The Aesthetic of a Professor

Students at a lecture by Leopold Schönbauer (1948). From the Austrian National Library on Unsplash.

The goal of my life is to become an aesthetic. My great work will be posthumous, published when an obsessive scholar collects my literature into a book of essential writings. I want to be romanticized as a philosopher-poet. That being said, I want to be read not because of my tight prose, but because of how my words resonate and linger. When someone describes the smell of old wood and sweet liquor, I want them to also imagine books I’ve written, laying on a mahogany desk, alongside religious figurines and a cigar case. On the wall is a framed mandala, a map of the soul; on the floor is a vibrant patterned rug. There is a divan where clients can lie down as they are hypnotized and guided through their own subconscious. These experimental sessions are scheduled between the lectures I give to standing room audiences. Those talks are recorded as episodes or transcribed as paperback books. I want my thoughts to come easy, not as an external insight, but as a reminder of what the listener already knew. I will be placed on the shelf between science and fiction, sometimes confused as philosophy or religion. I shall spend my days doing what I enjoy, earning well for what I do, and celebrating my achievements with the people I love.

It feels like I’m describing an unlikely ambition, but I am actually inspired by real people who have walked on the same path. I have read them but I have not memorized their prose. Though I am learning to imitate how they speak and write, I cannot quote them verbatim. What I do remember clearly is how their work made me feel. Intellectual sensations have arisen within me. Carrying a copy of their book feels like I’m holding a scholarly talisman.

Five individuals stand out. The first is Fernando Pessoa. He walks with me in the streets of my mental city. We are psychological flâneurs, capable of traveling while sitting still. In his life, Pessoa floated through the streets of Lisbon, lost in thought; today I walk the streets of Manila, visiting literary and poetic spaces. The second individual is Albert Camus, whose fragrant, breezy summers inspire the climate of my inward city. In that secret place I am a professor, sitting in an open cafe by the beach, reading a copy of my own book, preparing for my next lecture. Camus was a handsome, stylish fellow, featured in magazines and celebrated by his contemporaries. He lived a bold, straightforward lifestyle. I would also like to be recognized while I am alive, and then remembered after I am long gone. I would also like to be welcomed in elegant gatherings and give various lectures. I might even win a literary prize.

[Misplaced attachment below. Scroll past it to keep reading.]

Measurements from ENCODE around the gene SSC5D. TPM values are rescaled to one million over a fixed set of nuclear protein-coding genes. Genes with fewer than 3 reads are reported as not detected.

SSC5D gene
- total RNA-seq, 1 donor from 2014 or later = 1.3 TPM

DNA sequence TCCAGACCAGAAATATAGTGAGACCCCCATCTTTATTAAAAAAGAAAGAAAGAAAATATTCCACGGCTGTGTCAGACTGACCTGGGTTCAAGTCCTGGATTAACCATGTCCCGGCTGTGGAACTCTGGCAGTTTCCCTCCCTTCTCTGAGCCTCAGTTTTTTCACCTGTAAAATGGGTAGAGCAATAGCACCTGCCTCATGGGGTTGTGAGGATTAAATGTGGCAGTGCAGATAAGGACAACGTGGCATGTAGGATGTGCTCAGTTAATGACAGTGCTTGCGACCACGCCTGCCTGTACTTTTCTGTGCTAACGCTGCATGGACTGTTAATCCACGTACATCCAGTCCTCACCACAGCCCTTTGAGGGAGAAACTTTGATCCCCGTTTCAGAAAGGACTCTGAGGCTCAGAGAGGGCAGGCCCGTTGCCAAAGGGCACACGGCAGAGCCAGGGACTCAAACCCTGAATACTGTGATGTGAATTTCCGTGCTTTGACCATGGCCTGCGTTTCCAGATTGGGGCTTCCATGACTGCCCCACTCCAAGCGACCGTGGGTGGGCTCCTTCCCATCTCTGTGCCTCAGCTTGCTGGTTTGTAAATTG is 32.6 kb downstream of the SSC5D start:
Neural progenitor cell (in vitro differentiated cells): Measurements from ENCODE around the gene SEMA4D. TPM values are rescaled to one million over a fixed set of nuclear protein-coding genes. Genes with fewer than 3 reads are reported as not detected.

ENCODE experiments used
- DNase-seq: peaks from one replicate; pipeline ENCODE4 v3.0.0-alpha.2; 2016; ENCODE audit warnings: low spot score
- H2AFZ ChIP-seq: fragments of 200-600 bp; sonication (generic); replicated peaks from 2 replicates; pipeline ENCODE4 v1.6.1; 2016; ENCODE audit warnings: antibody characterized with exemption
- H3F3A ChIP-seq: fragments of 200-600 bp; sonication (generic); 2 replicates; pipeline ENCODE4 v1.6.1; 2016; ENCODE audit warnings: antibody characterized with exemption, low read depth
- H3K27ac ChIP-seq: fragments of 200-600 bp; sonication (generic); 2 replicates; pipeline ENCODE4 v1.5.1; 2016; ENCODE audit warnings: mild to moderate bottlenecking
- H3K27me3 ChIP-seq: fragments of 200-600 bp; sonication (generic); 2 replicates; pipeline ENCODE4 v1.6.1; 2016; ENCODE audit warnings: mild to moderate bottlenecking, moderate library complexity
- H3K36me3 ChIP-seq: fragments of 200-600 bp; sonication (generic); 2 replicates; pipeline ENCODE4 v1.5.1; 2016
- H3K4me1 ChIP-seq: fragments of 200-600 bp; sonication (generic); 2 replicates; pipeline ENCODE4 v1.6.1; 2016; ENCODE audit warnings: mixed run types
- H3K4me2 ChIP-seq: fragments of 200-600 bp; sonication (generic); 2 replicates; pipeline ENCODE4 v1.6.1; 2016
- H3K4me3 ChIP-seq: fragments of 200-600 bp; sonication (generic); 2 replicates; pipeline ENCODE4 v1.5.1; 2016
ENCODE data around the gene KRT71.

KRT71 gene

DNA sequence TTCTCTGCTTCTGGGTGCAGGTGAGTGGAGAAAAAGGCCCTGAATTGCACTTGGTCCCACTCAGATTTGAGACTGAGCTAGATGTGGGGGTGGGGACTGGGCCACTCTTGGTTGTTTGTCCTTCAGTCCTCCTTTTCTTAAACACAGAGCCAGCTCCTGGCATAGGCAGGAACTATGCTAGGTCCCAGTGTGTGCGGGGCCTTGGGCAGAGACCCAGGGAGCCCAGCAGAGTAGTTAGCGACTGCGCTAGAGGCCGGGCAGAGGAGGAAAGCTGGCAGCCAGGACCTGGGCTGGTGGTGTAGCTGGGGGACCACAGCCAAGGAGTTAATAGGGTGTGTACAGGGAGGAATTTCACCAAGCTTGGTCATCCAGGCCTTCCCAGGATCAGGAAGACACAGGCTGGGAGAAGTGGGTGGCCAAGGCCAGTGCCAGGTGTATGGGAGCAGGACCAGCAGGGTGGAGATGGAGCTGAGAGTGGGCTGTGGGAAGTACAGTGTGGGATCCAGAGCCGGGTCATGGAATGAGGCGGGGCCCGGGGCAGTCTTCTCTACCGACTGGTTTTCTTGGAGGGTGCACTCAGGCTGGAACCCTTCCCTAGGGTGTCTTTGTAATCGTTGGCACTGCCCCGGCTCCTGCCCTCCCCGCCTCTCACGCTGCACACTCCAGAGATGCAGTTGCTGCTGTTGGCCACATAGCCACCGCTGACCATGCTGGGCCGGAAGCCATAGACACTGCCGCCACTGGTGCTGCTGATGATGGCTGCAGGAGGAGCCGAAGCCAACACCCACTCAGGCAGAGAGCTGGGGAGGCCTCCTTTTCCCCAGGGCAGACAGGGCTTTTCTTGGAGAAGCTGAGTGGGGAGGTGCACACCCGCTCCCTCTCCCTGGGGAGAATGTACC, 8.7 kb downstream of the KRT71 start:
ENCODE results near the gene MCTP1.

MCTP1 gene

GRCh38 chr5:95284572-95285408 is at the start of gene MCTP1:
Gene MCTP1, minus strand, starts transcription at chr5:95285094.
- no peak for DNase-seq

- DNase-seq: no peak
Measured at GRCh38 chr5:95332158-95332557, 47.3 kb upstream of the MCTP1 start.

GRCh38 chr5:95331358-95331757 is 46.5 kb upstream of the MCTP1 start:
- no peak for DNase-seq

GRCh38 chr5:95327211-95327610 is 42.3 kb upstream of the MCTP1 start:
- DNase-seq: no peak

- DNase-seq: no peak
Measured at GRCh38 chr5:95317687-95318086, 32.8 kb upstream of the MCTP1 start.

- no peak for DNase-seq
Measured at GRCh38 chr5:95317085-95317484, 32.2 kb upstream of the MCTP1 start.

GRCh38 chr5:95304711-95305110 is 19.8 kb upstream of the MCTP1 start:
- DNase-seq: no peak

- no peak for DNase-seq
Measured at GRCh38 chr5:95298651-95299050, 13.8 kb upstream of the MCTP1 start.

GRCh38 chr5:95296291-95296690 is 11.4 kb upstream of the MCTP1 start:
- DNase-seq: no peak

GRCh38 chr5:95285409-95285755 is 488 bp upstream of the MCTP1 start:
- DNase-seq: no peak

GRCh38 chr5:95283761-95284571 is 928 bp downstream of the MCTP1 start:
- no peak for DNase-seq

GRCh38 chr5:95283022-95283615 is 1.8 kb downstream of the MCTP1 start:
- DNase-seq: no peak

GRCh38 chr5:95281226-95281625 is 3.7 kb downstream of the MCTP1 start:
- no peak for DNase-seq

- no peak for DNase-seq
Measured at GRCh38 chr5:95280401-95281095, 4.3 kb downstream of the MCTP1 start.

Beside Camus are Carl Jung and Alan Watts. They gently integrate my Eastern spirit with Western structure. My soul is housed in an astral castle. I walk among sages and shamans, and find that they are all me. Jung’s esoteric work went deep. He was as much a mystic as he was a scientist. Watts is not so far off. Both men were cultured and sophisticated, but in person they made it seem so easy. They were empathic and approachable while also being commanding and eloquent. They inspired generations and moved through time, being what bridged the gap between ancient wisdom and modern thought. In essence, however, they did not really say anything new. They merely translated what was already known. What impresses me about them is how they published enough books to fill a small library. Also that their audio and video recordings are still being used today, to ease a perennial spiritual disquiet. Jung and Watts were two waves of the same ocean. I would like to be as relevant.

Finally, to instruct my intellect is Jaime Bulatao, the Jesuit psychologist who studied religion and the transpersonal nature of consciousness. He used hypnosis as a tool for healing, and frequently guided his students through altered states of consciousness. His office has crystal balls, tarot decks, dowsing rods, and amulets. I would like to have an office like his; I would also like his charisma. (For anyone interested, I have written more about Bulatao here.)

Pessoa inspires my fantasies; Camus, my disposition; Jung and Watts, my psychology and spirituality; and Bulatao, my critical thinking. Their work becomes my work; they are cited secretly in my internal autobiography. Following them, I will speak of metaphysics, psychoanalysis, astrology, the tao, summers, wine, art, and dreaming. It would be difficult to discourage me from doing this. If I am to move according to my nature, as water effortlessly flows, then I would naturally end up there. Thus, by imagining the end, I have already begun. Very soon I will become myself.



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